It’s been a little over two weeks since the 94th Academy Awards. Following March 27, the internet went crazy for the ‘slap heard around the world.’ We are, of course, talking about the meme-worthy performance that was Will Smith smacking Chris Rock across the face after Rock told an ill-received joke about Smith’s wife, Jada Pinkett-Smith, who has the autoimmune disease alopecia.
After stewing on this story for a bit, we started to connect the dots between the slap and a play that we both read in FR 363, French Literature Since 1900. That play is “Les Mouches,” or “The Flies” by Jean-Paul Sartre.
How, you might ask, does 20th Century French literature relate to the Will Smith smackdown? Well, the answer lies in Existentialism—specifically, Sartrean Existentialism.
Sartre was a French philosopher and author known for his role in the development of Existentialism. According to Sartre’s view of existentialism, man is composed of his actions, and nothing more. In Sartre’s opinion, to act is to exist. Sartrean Existentialism rests upon the fundamental postulate that there are no moral consequences to man’s actions, as God does not exist. As human beings, our freedom exists solely when it is manifested in action. Our consciousness is not only defined by a freedom of intention but precisely by freedom of action.
In this view, there is no right or wrong, no “moral compass” guiding us toward an outcome judged good or bad by society. However, society does prescribe consequences in form of laws and punishment for transgression thereof. Therefore, one acts as he or she considers right, and accepts the consequences.
This idea is illustrated in Smith’s recent actions.
Smith did not ask himself if it was right or wrong to slap Chris Rock. He heard a joke about his wife, which he felt was in bad taste and dishonored his family, and so he took the action that was right for him in that situation.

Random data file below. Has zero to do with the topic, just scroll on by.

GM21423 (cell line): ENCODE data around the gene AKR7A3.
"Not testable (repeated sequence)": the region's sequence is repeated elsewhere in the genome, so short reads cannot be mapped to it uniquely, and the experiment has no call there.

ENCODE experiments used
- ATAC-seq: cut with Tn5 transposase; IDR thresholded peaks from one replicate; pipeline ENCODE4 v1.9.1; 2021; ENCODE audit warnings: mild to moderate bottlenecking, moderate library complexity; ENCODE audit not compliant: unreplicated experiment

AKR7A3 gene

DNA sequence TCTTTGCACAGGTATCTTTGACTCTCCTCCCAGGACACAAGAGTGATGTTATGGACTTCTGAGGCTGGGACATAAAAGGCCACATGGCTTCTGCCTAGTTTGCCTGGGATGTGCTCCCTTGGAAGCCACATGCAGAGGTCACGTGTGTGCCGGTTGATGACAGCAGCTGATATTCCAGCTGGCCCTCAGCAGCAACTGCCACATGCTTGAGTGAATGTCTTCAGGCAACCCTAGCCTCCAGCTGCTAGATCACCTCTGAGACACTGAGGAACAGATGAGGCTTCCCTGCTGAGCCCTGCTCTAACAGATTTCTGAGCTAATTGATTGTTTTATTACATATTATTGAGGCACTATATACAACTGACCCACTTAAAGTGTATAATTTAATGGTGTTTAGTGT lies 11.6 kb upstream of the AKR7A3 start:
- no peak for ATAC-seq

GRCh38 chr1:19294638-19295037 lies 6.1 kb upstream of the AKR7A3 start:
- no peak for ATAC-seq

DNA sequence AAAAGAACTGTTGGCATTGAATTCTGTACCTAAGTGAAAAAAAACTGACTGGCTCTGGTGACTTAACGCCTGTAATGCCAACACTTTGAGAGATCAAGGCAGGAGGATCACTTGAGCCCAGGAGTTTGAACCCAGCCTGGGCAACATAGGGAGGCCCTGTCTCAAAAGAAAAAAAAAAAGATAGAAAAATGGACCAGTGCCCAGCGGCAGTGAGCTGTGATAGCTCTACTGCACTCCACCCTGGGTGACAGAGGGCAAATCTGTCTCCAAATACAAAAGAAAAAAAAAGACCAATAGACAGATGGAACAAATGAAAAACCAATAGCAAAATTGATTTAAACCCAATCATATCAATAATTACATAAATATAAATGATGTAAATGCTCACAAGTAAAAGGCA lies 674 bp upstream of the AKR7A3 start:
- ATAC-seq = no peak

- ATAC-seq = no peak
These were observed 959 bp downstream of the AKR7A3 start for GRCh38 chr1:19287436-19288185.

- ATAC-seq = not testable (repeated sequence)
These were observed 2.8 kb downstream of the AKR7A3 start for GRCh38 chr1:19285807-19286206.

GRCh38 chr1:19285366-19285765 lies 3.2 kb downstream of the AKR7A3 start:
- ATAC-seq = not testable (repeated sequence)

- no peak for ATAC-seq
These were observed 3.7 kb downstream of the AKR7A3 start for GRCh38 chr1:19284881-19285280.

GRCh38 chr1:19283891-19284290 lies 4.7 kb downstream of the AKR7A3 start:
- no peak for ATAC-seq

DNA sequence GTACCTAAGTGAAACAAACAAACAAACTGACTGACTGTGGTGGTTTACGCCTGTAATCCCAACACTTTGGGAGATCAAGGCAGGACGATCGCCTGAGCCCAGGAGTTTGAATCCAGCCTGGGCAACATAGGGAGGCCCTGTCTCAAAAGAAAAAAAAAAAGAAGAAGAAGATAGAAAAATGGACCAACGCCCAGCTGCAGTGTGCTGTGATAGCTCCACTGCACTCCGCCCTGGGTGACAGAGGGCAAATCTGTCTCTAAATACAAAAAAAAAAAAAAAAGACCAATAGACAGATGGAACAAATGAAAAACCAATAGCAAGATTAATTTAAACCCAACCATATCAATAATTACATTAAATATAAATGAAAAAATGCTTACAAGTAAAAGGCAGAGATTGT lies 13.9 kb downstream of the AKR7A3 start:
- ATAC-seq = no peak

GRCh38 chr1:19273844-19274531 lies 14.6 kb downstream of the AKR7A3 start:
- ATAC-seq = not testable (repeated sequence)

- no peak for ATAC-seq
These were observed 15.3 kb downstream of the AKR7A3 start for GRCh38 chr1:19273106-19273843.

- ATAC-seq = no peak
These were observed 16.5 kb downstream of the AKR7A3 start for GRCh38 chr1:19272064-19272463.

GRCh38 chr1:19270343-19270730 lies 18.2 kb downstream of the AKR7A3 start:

And while Smith’s slap yielded unwanted consequences in the form of internet hate across social media platforms and his recent resignation from the Academy of Motion Picture Arts and Sciences, what ultimately defines Smith by Sartrean existentialism is his personal act.
In Sartre’s “Les Mouches,” Orestes is defined by his act to restore honor to his family, by avenging the murder of his father, Agamemnon. Clytemnestra and her lover, Aegisthus, murder Agamemnon so that Aegisthus can become king. Orestes, spurred on by the rage of his sister, Electra, kills Clytemnestra and Aegisthus without thought of moral consequence. He believes that killing his mother and her lover is a necessary action if he is to avenge his father’s death.
At the end of “Les Mouches,” Orestes is king, having killed Aegisthus. Orestes then resigns his position of power and takes the weight of his people’s crimes and wrongdoings upon himself. He walks out of the kingdom to live alone, the Furies chasing after him, and the haunting flies that have tortured his murdered father’s kingdom, now coming to swarm around him for eternity. He accepts his consequences having completed the act that was his.
Meanwhile, we have Smith’s ongoing drama. A member of Hollywood royalty, Smith recently resigned from the Academy, and no longer has access to membership privileges. The Academy is set to begin an investigation, the consequences of which will likely haunt Smith for months (and possibly years) to come.